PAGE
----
The GeeksverseStar Wars Sequels and Spin Offs

Star Wars Sequels and Spin Offs
Published on Monday, December 3, 2012 by

Disney buying Star Wars was a geek splitting headline. Apparently, after spending a few billion on the property the House of Mouse plans on putting plans together quickly. If the new Star Wars movies, episodes VII, VII, and IX can pull in Avengers sized crowds then conservative estimates expect that Disney has brokered a good deal. Cashing in on related merchandise guarantees that even weak well marketed films can remake the money. Is that enough? No.

Now, The Hollywood Reporter  is confirming The Empire Strikes Back” screenplay writer Lawrence Kasdan and “Sherlock Holmes” writer Simon Kinberg have been hired to work on future Star Wars projects. The two writers are not working on the roman numeral inducing sequel episodes. Instead, the rumor is that Disney will go full on Avengers and add related films to the world of Star Wars as well as the movies with direct plot interactions.

What does this mean? It means that we may have to start specifying what the term sequel means. Richard Roundtree’s appearance in Samuel L. Jackson’s Shaft already made film goers question if the newer John Singleton film was a remake or a sequel, and how the new 2000 movie fit with the popular 70s franchise of films and unsuccessful short lived, forgotten, TV show. Singleton went on record that if Bond could be revived for every generation then why couldn’t a central hero like Shaft.

Well, if Avengers can pull together a cast of heroes into a cast of box office success films, then why shouldn’t Star Wars? Disney broke apart the stories of each key Avenger separately before combining them together to make one super film. That combined success has led to more than $1.5 billion in worldwide box office sales to date. This success also points to the operational question of, is Captain America a sequel to Iron Man? While not in the traditional sense, Captain America doe follow two Iron Man films, with character and plot cross over to expand the world. Even academics aside, the average popcorn popper understood that something in Captain America was tied to Iron Man and needed to buy a ticket to both before Avengers. Even when those connections were nearly limited to the after-credit scene, the gimmick sold tickets. The true test of the “Avengers Model” is how the average movie goer will respond to Guardians of the Galaxy next year.

If it works for Avengers then why not Star Wars? In fact, it has already worked for Star Wars, so why not do it again? In the planning and editing for the next three film set, why not branch out plot points and characters into separate films. This would allow fans to follow characters, like Bobba Fett, that appear only momentarily in the original film yet still garner cult status as a cool character.  This “Avengers model” helps flesh out the Star Wars universe into a more plausible reality.  Following Tolkien’s lead, the Secondary Creation may be more important than the individual film works.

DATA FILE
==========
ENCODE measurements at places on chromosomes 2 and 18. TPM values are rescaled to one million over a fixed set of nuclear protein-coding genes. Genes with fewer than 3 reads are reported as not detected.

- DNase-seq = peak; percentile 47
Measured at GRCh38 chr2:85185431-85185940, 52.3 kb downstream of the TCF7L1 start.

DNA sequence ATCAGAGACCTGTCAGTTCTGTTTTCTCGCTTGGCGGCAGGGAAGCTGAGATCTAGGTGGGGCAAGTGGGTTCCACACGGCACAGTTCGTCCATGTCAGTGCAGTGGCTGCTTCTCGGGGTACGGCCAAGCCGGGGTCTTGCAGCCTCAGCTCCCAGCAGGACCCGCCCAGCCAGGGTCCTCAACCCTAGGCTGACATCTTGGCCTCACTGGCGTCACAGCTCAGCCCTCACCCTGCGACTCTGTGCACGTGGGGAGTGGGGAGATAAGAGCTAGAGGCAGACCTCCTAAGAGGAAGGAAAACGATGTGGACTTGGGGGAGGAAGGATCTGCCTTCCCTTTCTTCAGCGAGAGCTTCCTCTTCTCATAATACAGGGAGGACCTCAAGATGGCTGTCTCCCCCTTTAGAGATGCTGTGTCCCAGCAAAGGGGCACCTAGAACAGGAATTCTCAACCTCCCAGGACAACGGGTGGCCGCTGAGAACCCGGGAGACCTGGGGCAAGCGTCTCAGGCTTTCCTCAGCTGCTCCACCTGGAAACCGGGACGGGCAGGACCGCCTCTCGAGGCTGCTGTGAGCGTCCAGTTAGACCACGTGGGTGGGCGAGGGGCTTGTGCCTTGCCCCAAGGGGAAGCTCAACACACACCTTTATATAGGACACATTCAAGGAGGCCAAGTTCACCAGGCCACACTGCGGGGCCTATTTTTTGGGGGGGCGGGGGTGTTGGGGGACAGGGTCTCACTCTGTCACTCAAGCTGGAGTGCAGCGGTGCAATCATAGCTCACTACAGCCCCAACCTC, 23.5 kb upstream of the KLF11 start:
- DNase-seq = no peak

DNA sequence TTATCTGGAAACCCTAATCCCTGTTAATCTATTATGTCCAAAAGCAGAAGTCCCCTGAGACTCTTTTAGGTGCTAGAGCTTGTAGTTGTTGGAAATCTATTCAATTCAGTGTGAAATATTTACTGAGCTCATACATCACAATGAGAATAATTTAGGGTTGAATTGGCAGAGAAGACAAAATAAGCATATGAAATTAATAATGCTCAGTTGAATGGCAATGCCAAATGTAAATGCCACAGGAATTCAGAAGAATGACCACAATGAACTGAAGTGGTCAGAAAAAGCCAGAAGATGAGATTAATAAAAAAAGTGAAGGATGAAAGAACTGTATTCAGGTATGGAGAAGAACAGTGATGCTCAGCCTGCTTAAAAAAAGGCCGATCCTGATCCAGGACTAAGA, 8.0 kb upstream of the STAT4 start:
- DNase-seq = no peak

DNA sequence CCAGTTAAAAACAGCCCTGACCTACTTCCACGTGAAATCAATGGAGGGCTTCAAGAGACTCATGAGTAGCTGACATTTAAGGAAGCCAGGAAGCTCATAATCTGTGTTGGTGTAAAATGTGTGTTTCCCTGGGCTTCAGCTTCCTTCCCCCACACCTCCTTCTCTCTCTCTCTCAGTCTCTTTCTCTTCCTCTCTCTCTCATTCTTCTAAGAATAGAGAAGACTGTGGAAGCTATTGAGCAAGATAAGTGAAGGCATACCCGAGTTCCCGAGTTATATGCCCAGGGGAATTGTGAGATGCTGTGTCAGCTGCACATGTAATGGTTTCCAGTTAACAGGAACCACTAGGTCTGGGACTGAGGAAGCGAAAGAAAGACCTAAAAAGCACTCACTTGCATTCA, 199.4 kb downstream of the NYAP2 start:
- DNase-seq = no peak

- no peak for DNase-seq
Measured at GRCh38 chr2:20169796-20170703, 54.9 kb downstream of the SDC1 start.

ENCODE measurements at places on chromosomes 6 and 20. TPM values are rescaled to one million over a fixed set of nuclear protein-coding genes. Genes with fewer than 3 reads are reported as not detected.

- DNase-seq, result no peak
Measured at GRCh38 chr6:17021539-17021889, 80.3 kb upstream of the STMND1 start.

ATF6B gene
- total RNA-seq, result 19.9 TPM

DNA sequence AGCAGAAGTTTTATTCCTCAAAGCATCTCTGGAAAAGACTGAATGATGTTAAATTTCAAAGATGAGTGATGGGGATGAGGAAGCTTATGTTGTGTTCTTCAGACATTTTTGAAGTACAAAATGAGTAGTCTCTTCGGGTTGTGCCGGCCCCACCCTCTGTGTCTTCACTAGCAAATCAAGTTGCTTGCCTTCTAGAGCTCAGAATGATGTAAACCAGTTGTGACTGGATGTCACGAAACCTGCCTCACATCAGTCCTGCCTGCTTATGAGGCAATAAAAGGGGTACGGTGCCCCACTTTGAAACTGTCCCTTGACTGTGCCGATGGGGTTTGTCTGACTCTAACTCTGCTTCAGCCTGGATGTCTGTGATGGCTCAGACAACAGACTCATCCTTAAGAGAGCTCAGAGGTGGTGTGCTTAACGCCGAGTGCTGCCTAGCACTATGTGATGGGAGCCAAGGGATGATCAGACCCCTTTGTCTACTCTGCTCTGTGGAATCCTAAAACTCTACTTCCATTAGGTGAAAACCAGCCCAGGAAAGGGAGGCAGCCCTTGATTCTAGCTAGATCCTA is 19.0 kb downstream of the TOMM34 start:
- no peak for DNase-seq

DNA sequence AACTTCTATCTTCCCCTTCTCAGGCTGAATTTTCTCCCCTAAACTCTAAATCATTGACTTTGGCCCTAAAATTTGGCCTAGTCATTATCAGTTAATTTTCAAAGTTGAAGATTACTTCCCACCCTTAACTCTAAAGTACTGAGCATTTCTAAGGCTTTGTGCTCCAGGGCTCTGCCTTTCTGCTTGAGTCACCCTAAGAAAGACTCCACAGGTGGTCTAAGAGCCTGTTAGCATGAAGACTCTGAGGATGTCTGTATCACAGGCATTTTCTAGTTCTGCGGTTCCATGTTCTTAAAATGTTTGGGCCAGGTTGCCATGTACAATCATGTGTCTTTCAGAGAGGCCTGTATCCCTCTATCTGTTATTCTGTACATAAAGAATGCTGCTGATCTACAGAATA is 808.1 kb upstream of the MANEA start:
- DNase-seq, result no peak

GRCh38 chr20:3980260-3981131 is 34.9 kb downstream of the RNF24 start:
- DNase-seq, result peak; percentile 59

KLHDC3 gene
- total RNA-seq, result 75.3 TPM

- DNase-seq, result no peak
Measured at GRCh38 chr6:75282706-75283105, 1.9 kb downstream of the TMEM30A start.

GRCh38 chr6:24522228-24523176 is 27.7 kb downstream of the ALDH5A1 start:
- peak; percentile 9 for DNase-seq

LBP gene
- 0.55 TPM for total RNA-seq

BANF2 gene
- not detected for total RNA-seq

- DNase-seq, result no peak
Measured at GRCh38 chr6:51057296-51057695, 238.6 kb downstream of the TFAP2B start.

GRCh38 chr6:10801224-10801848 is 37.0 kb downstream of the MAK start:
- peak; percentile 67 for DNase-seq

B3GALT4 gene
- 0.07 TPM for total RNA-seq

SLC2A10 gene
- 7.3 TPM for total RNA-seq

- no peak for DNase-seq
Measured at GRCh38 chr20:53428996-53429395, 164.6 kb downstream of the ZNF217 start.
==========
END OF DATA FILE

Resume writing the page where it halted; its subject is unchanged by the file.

When discussing Star Wars films, I am always quick to point out that I am a traditionalist. I reject most of the new trilogy and the convoluted renumbering that the prequels require. I stick with the original films.

The original films:

  • Star Wars (1977) dir. George Lucas
  • The Empire Strikes Back (1980) dir. George Lucas
  • Return of the Ewok (1982)dir. David Tomberlin
  • Return of the Jedi (1983) dir. George Lucas
  • Ewoks: Battle for Endor (1985) dir. Jim Wheat

Those films developed enough of a world building secondary creation that my Cultural Geography professor required us to write an in-depth analysis of the Ewok culture. Even before Cameron’s Avatar, movies created entire new species, worlds, and cultures in movies.

It would not be surprising to see more than just three films added to the original series. Under the helm of George Lucas three prequel films and a series of Clone Wars cartoons were added to the original five movies. It would also not be surprising to learn that Disney wanted to bring a mix of movie and television projects to market out of Star Wars since the franchise has a 30 year history doing so.

This would also fall in line with Disney CEO Bob Iger’s plans to release a new film every two to three years.   Continued marketing and merchandising needs product. Keeping movies in the theaters or on DVD helps keep the t-shirts, mugs, and pet sweaters moving. Star Wars is no stranger to product marketing. The two trilogies alone define good product shilling.

Ultimately, Hollywood Reporters’ rumors do not mean that script writers Kasdan or Kinberg are working on a film either, or any particular film. Although the Disney acquisition went from wild speculation to news headline faster than the Disney Buys Hasbro rumor took to be debunked.

Personally, as a casual Star Wars fan and not a rabid enthusiast, I find the Business Insider rumor of a Casablanca sequel much more disturbing.

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